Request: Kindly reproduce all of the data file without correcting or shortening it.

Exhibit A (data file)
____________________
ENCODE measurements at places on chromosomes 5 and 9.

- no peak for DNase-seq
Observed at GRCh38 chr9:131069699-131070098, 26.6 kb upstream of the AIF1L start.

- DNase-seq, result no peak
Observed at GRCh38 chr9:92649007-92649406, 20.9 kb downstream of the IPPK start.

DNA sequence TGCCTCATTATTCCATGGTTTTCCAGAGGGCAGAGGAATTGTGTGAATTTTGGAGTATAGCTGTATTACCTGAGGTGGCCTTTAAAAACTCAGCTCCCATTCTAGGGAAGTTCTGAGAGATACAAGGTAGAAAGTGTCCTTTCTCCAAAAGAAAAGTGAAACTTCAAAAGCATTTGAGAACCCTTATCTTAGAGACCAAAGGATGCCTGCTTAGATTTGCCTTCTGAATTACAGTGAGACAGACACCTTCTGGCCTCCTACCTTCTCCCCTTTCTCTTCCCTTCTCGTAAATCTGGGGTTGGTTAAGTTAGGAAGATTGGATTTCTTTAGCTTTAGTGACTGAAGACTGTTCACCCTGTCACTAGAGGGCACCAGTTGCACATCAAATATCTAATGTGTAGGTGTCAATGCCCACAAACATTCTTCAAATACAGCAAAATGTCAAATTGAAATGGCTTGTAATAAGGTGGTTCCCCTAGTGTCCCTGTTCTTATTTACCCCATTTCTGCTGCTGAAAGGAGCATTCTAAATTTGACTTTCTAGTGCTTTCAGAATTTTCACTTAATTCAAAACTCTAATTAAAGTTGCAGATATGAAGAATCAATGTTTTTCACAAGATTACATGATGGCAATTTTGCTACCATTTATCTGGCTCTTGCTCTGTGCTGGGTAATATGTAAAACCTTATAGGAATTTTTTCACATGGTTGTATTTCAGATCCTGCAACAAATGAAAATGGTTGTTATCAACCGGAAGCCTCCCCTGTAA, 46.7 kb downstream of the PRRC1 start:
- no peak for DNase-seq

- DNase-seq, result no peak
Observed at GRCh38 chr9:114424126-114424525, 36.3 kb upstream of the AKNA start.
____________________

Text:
ENCODE measurements at places on chromosomes 5 and 9.

- no peak for DNase-seq
Observed at GRCh38 chr9:131069699-131070098, 26.6 kb upstream of the AIF1L start.

- DNase-seq, result no peak
Observed at GRCh38 chr9:92649007-92649406, 20.9 kb downstream of the IPPK start.

DNA sequence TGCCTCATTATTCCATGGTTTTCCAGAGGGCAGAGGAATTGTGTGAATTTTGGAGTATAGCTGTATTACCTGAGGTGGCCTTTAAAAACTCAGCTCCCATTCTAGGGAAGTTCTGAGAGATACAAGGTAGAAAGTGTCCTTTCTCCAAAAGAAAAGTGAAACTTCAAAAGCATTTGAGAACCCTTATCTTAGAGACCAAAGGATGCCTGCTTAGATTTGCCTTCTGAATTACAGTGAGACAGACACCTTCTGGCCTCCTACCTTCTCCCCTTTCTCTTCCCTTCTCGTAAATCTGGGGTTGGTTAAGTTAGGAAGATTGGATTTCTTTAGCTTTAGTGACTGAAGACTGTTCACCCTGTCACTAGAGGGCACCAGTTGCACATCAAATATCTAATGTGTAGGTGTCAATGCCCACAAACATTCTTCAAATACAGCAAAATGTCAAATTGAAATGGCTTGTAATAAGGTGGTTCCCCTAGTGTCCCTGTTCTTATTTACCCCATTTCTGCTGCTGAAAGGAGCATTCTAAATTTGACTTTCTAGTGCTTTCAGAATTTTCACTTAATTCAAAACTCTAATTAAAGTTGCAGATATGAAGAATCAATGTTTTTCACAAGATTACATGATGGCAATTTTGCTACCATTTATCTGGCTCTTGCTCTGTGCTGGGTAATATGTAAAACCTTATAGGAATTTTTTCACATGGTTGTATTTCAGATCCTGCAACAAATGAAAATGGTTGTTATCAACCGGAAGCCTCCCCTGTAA, 46.7 kb downstream of the PRRC1 start:
- no peak for DNase-seq

- DNase-seq, result no peak
Observed at GRCh38 chr9:114424126-114424525, 36.3 kb upstream of the AKNA start.